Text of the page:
Sixty years ago, a whopping 17 former African colonies became independent nations. In commemoration, I’m doing a miniseries on decolonization on this blog. So far, you can read an overview over decolonization and a closer look at decolonization processes within a colony. Today, we’ll deal with decolonization in the international context of the Cold War. All too often, it is assumed that the anticolonial movements and newly independent states were mere pawns in the games of the superpowers. However, they had quite some agency of their own. As you rightly expect, we’ll look at how different board games deal with the complex relationship between the Cold War and decolonization. Continue reading
Eighty years ago, the fate of the world hung in the balance as Britain stood alone against Nazi Germany. It is the legacy of one man that Britain fought on: Winston Churchill. This post will retrace his life from his early days through his deeds in war (World War I and World War II) and peace (the inter-war period and his later years). Unsurprisingly, a man of the historical importance of Churchill has inspired quite a few board games which will be our companions on the way.
World War II ended 75 years ago. 1945 was thus a massive watershed year in history. The biggest war that had ever been fought came to a close, and a new world order was forged. I’ll explore the end of World War II in a three-part miniseries. As war is an instrument of politics to achieve a better peace, I’ll kick the series off with this post on the conferences at which the great powers discussed the winning of the war against the Axis as well as the peace and the new world order which would follow. Several such conferences were held from 1943 on, but this post will only focus on the last two – the Yalta Conference in February 1945, three months before the end of the fighting in Europe, and the Potsdam Conference in July 1945, two months after the end of the fighting. 1945 was the end of World War II, but was it also the beginning of the Cold War? We’ll look into that question as well. As usual, board games will feature! Continue reading
Ah, the Cold War. By now, a firm trend in historical board gaming. Every five minutes there is a new release full of Soviets and Americans and espionage and nuclear threats. But you know who liked Cold War board games before it was cool? – Yep, that hipster was me. I just went overboard and decided to dedicate the rest of my (short) academic life to those games. My original inspiration for that was a quaint little game which I found very interesting from both a gaming and a history perspective. And so I come full circle. The game which first prompted me to think about board games in an academic way now makes the last installment of my Games about the Cold War series – a worthy capstone. Its name is Twilight Struggle (Ananda Gupta/Jason Matthews, GMT Games). Maybe you have heard of it.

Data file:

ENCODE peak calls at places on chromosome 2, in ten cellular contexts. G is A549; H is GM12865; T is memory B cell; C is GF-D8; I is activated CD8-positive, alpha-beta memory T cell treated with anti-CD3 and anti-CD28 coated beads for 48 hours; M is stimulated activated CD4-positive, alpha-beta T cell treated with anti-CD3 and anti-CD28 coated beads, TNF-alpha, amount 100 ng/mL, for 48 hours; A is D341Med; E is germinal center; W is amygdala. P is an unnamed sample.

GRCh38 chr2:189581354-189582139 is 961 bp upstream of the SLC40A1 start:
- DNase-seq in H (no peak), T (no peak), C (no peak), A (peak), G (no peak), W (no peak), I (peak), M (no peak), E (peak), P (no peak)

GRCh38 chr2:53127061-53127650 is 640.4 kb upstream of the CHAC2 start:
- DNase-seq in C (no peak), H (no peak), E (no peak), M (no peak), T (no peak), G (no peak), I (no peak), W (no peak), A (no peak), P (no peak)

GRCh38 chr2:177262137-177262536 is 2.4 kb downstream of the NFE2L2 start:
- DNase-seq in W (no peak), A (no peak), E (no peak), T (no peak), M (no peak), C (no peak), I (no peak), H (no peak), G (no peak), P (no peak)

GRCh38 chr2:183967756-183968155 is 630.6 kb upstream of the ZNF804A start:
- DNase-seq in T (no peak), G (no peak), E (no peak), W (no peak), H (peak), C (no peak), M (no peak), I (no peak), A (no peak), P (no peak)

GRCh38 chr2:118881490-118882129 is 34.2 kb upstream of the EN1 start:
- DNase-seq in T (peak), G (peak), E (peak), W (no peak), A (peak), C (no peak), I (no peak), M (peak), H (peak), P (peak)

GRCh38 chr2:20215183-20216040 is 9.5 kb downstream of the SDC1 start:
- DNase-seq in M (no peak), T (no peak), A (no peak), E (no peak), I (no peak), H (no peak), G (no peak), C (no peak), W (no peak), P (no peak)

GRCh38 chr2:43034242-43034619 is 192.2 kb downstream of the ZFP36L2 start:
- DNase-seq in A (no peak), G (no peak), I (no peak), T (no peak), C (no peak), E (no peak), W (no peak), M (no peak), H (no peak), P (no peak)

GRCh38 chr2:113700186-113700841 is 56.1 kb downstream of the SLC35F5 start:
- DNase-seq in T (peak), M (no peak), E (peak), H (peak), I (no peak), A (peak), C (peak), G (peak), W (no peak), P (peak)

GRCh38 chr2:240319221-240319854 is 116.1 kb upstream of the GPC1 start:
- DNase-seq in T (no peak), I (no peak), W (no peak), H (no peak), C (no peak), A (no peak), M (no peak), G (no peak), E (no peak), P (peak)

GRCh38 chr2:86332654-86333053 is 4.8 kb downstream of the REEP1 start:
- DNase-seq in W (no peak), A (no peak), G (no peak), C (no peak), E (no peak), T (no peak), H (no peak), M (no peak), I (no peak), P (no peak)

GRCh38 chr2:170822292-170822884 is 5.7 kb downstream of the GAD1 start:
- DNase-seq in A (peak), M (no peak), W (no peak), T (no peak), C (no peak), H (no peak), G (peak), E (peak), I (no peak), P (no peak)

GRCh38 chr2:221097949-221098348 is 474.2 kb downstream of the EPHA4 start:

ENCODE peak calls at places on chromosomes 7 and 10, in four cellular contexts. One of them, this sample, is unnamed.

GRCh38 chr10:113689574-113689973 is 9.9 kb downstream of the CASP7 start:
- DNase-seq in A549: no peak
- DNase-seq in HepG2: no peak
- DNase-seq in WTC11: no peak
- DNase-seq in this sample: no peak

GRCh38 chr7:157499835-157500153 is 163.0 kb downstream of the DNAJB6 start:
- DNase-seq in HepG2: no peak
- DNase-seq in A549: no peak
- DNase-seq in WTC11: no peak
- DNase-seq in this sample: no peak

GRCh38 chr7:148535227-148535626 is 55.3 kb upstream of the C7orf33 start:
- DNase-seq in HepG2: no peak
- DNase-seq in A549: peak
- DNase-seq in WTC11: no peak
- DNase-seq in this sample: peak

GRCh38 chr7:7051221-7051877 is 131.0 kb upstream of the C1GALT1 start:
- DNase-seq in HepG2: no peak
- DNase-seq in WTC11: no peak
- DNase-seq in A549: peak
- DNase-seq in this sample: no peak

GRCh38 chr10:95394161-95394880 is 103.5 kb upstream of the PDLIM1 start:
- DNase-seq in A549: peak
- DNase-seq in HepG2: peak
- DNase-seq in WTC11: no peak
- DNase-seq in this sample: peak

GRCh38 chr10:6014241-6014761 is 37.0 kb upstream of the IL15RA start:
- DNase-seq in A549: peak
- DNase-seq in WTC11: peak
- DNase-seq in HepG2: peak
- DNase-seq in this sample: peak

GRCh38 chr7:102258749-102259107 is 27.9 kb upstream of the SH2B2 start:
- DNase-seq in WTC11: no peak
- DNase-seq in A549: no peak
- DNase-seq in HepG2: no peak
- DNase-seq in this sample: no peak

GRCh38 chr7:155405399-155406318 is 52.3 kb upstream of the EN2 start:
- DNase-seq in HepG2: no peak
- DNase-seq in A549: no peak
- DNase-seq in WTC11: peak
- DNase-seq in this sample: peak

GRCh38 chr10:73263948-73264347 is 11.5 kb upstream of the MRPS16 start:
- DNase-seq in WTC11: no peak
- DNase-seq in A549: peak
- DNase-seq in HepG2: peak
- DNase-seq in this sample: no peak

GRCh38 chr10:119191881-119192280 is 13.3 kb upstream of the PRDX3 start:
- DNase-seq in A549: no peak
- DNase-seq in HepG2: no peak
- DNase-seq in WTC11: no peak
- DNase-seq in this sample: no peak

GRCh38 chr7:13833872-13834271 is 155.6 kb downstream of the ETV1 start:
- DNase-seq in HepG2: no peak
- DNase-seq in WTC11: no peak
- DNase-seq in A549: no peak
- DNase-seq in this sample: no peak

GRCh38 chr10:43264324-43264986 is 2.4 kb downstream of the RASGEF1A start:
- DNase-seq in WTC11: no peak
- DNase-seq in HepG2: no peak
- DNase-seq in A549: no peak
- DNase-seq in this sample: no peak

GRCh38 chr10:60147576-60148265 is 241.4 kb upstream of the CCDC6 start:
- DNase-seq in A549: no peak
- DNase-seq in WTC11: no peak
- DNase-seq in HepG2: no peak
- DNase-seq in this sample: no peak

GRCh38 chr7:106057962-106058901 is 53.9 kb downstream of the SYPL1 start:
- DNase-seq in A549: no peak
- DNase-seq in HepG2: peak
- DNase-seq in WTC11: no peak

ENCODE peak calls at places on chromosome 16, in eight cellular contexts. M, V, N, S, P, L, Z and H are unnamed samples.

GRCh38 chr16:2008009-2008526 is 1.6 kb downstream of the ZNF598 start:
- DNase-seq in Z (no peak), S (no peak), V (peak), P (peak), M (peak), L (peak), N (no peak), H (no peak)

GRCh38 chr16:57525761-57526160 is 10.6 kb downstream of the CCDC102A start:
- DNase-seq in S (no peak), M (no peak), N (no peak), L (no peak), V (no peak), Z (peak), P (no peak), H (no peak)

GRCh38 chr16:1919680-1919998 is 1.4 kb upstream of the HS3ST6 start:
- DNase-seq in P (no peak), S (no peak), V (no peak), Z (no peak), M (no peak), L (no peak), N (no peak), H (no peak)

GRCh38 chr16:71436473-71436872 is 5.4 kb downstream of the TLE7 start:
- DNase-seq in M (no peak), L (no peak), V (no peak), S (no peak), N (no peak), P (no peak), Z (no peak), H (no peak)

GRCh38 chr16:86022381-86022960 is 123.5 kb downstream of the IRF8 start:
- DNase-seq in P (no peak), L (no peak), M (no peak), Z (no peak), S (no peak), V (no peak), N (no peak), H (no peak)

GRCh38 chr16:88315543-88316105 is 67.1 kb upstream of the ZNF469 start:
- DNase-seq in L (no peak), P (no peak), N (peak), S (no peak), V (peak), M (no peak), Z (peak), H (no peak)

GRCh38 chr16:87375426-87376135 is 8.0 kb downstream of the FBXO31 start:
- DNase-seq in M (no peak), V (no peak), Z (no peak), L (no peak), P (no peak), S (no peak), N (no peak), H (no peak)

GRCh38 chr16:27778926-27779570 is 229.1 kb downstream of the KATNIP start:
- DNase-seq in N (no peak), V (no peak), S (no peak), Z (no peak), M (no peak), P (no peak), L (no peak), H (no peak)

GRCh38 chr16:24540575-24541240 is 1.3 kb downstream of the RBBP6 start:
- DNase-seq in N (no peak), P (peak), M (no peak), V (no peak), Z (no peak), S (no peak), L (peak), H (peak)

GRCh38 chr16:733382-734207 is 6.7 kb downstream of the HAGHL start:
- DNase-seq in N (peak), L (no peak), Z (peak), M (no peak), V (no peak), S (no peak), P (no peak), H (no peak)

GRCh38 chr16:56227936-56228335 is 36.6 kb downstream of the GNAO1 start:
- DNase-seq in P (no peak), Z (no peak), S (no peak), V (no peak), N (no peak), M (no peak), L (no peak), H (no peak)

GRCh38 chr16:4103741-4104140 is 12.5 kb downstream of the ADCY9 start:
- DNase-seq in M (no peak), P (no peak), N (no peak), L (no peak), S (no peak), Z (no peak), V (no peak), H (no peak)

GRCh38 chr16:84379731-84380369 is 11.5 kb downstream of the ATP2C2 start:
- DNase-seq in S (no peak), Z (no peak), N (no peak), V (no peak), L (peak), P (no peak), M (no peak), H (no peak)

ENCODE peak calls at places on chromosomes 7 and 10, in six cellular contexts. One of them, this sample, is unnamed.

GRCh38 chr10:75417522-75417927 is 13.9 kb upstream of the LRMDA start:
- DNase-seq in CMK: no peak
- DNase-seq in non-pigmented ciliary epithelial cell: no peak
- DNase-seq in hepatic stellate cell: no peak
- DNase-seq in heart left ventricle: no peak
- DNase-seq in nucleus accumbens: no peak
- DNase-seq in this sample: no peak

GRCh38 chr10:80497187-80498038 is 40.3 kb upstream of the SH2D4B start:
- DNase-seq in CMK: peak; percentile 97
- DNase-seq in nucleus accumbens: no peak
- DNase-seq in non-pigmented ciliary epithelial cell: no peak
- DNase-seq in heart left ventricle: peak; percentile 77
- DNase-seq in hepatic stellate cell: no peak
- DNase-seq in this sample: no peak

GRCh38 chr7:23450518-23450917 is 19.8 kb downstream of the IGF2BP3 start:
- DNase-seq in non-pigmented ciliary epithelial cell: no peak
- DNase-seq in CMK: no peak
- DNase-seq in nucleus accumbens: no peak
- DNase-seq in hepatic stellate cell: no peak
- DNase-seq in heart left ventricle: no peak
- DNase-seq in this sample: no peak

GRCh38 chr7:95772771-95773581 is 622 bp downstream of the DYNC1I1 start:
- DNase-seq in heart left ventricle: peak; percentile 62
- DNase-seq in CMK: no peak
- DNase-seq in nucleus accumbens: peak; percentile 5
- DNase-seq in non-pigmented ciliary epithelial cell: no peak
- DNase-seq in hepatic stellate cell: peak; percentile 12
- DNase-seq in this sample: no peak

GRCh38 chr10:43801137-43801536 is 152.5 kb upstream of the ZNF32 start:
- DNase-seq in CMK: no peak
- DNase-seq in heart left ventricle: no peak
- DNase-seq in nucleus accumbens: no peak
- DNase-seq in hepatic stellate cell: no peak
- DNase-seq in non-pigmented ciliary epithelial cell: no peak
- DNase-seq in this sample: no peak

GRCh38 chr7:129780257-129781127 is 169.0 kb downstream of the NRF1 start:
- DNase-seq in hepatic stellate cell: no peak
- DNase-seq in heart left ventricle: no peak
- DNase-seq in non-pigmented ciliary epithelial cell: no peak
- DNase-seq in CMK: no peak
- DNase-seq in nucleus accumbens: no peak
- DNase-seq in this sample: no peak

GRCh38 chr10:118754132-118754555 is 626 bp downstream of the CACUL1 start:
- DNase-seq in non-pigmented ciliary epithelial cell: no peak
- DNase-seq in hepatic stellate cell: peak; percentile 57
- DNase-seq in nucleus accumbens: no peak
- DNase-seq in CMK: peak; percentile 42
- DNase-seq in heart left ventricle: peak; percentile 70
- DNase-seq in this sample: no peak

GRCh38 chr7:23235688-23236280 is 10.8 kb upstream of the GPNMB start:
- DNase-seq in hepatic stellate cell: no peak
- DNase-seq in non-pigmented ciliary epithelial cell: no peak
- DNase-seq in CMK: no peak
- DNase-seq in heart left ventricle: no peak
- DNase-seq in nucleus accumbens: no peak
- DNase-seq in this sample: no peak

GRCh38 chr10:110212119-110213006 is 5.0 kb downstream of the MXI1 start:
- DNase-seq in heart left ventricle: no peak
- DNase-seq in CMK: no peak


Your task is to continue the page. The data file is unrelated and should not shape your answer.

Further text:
Okay, enough of the irony. Of course you have heard of Twilight Struggle! Everybody has. The game, the myth, the legend! Twilight Struggle had such a massive impact on the development of board games and especially on those about the Cold War that it cannot just be analyzed by itself. Instead, after a short intro on what Twilight Struggle is, I want to share some thoughts on Twilight Struggle‘s paradigm shifts in Cold War board game design and its legacy.
I’m doing a series on German history in the 20th century on my blog this year. In intervals of 10 years, I pick a crucial event and explore it – with the help of precisely one board game. You can find the previous posts here:
- The Berlin Crisis (1959)
- The Ecology Movement (1979)
- The Kosovo War (1999)
- The Division of Germany (1949)
- The Naval Arms Race (1909)
- World War II (1939)
- Willy Brandt and Deténte (1969)
- The Fall of the Weimar Republic (1929)
Today, we go into very recent history: Only 30 years ago, the world was still divided into the power blocs led by the United States and the Soviet Union. The frontline of this confrontation known as the Cold War ran right through the heart of Europe – Germany, and even its major city, Berlin, divided by the Berlin Wall. We’ll look at what this wall meant, how influences from outside Berlin gave an impulse for change, how the Berlin Wall finally came down, and which way the divided country took afterward. The game to accompany all of this could be no other than 1989 (Ted Torgerson/Jason Matthews, GMT Games).
Welcome back to the seventh installment in my series on board games about the Cold War! Today, our game will be Wir sind das Volk! (Richard Sivél/Peer Sylvester, Histogame). As usual, we’ll look at it in both game and academic terms. There are three aspects of Wir sind das Volk! which stand out to me: Its primacy of domestic politics, the decision-making aspect of the special cards, and the strong asymmetry of its two powers.